Antiviral medication Favipiravir has been approved as a treatment for COVID-19 in Russia, China and India, not to mention Bangladesh and other nations. Now yet another generic version of the drug that originates in Japan (Avigan) has been announced by Indian generic drug company Optimus Pharma. Branded as Favicovid, it will compete against Glenmark’s FabiFlu generic version of Favipiravir and others. A handful of clinical trials in the United States are testing the antiviral, including Stanford University. Moreover, the U.S. Department of Defense (DOD) spent over $200 million on clinical trials investigating Favipiravir just five years ago. Yet few in America have ever head of this drug.
As reported in The Hindu, Optimus initiated work on Favipiravir quite early in the pandemic back in January, as it was reported the drug, in-vitro, was active against SARS-CoV-2. TrialSite has reported extensively on the Favipiravir story. Originally developed in Japan by Fujifilm Toyama Chemical Co. and known as Avigan, the drug was approved in Japan in 2014 for influenza. It became generic in 2019. TrialSite has reported that the drug is approved in China and Russia known as Avifavir.
In June, Indian authorities approved the antiviral drug for “restricted emergency use” in mild to moderate COVID-19 cases in that country. Shortly thereafter, Glenmark Pharmaceuticals received the greenlight from the Drug Controller Genera of India (DCGI) to commence manufacturing and marketing.
Few in the United States are aware that the U.S. Department of Defense (DOD) spent a lot of capital investigating this antiviral product with a partner called MediVector. The studies ended with little fanfare $200 million later.
Competition Heats Up
Now Optimus Pharma, via a subsidiary, will market Favicovid. The Hindu reports that “in-house capability was leveraged to manufacture the API.” An integrated research and manufacturing operations was behind the finished dosage form (FDF). Optimus will serve as producer and distribute to intermediaries such as major pharma companies, government and hospitals who will then expedite production in a bid to make the drug available quickly and affordably.
Moreover, prescription-based Favicovid will be produced at the generic companies “USFDA and WHO-GMP-approved manufacturing facility in Hyderabad.” This version of the product will be marketed to hospitals and Indian retail outlets.
In countries like the United States, despite free market rhetoric, the country’s policies around drug production and pricing favors producers over consumers. Consequently, despite competition there, prices for many classes of drugs therapies tend to go up regardless of “free market” discussions, while in other places like India bare-knuckle price wars ensue. During the COVID-19 pandemic, Favipiravir is not immune to such economical forces as Glenmark Pharmaceuticals (Glenmark), makers of FabiFlu (Favipiravir) cut the price of the drug by 27% just a month after commercialization. While at the same time, India’s The Business Standard reports that the company initiated a post-marketing surveillance (PMS) initiative monitoring the safety of the drug in 1,000 Indian patients.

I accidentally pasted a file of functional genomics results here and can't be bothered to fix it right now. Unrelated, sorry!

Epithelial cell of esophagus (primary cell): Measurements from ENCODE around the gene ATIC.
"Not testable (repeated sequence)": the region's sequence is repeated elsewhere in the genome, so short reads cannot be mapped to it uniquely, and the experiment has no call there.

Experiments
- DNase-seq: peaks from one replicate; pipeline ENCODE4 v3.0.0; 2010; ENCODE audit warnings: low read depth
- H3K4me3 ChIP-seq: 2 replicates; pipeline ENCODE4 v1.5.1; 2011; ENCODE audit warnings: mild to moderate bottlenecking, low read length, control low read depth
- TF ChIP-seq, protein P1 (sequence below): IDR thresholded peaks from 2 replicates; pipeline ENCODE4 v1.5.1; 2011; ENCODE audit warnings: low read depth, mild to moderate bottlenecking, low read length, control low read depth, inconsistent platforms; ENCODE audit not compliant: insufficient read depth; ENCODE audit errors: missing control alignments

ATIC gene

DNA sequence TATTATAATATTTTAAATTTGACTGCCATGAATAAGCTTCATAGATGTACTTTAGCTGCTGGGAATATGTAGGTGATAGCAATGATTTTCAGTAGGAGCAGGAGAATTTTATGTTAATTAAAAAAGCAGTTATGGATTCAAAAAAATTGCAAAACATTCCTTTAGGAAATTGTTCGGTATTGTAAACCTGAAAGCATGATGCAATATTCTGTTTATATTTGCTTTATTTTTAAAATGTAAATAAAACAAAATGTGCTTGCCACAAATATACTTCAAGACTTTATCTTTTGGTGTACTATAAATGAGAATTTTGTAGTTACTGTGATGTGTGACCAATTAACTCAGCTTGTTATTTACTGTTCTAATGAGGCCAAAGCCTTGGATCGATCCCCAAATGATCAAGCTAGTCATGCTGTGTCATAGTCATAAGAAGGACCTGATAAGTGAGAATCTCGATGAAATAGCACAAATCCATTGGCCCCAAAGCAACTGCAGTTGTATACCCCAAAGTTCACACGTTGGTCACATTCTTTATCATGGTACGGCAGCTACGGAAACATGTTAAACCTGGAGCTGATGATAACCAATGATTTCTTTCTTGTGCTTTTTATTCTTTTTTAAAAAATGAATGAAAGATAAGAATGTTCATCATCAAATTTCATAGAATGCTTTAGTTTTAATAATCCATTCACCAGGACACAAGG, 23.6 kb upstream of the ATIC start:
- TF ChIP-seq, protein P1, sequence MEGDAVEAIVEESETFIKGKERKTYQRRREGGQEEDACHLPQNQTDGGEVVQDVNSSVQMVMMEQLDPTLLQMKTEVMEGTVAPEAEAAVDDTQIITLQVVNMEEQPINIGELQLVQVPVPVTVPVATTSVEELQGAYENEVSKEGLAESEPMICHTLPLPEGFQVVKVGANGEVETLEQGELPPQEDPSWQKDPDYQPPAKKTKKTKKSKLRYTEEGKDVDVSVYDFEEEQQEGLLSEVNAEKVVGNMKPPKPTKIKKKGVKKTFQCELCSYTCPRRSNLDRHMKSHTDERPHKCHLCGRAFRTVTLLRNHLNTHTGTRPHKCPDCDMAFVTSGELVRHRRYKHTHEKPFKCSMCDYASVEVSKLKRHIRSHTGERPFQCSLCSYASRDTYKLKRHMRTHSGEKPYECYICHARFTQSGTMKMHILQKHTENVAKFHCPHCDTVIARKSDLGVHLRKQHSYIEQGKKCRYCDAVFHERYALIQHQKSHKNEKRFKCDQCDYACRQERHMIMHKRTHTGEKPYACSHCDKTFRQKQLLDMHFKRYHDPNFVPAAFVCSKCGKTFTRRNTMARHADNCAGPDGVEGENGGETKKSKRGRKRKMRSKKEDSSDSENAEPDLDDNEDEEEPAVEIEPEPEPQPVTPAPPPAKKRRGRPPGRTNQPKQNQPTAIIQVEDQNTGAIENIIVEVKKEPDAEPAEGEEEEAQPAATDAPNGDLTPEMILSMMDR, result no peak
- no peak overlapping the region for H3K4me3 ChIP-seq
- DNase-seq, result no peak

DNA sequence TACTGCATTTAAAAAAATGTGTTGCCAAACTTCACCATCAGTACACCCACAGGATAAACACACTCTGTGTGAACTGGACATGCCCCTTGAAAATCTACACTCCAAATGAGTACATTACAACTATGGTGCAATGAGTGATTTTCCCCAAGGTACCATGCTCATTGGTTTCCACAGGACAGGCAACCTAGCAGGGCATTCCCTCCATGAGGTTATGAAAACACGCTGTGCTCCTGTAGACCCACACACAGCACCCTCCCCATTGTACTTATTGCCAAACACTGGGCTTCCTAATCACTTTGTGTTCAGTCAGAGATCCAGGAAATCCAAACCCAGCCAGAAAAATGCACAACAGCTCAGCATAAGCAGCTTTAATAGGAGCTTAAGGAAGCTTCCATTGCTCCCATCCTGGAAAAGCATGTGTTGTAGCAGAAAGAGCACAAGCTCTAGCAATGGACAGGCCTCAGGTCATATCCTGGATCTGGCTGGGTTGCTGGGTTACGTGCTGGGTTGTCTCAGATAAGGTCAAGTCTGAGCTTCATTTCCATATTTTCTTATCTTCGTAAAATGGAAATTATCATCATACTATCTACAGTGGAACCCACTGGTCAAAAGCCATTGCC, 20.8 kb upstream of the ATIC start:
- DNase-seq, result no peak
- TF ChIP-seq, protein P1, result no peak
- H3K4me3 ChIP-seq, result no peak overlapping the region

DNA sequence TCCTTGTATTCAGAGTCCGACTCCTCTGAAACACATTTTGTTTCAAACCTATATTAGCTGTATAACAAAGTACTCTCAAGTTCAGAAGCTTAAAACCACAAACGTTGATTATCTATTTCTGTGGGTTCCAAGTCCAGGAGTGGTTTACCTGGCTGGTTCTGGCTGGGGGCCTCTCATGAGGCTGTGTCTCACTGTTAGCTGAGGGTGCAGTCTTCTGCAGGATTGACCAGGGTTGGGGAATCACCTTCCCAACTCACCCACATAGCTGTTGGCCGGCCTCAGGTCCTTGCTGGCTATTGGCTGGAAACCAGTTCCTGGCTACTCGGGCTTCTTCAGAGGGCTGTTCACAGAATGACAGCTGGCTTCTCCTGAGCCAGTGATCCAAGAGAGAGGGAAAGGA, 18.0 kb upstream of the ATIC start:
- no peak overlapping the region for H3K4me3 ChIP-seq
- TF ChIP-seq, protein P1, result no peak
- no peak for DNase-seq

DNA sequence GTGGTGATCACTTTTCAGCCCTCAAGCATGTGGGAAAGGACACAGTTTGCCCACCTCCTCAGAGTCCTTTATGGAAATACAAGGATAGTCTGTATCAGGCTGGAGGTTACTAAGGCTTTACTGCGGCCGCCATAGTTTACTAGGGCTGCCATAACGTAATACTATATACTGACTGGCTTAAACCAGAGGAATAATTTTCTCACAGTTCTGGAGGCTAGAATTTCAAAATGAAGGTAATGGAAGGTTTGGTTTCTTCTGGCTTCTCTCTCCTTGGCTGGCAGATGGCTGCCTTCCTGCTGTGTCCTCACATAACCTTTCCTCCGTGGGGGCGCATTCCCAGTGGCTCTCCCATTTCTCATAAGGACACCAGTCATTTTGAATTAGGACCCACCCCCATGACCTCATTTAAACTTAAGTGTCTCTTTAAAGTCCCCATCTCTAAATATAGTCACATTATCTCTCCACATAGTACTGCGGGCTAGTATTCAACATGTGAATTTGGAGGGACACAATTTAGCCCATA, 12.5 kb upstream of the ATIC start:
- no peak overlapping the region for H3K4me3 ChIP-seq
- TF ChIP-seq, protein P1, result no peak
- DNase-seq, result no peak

A brutal price war comes, potentially benefiting the Indian consumer/patient afflicted with COVID-19 as several companies are getting into the Favipiravir market including Strides, Cipla-BDR Pharma, and of course Optimus Pharma, which is also a contract manufacturer for local pharma companies.
How cheap is the drug getting? In the case of Glenmark, they slashed the price by 27% or to 75 rupees per tablet, which equals $1 per pill. In what is truly a competitive milieu, Glenmark told the press it can justify the cut as it has invested in efficiency and scale given both the API and formulations are produced right in Glenmark facilities in India. They purport to be driven by passing on the benefit to the Indian patient.
Is the Drug Working in India?
TrialSite has tracked news, reports and benefits from an extensive network of contacts in India. Based on research and ongoing discussions, the take away as this point is one big perplexing mixed signal; on the one hand, some hospitals such as Lok Nayak in Delhi have dropped the product due to a combination of price and the perception of mediocre efficacy while other reports of successful trials compete for mindshare. All the while, multiple companies jump into the competitive race which signals there is certainly interest in marketing the product in the pandemic.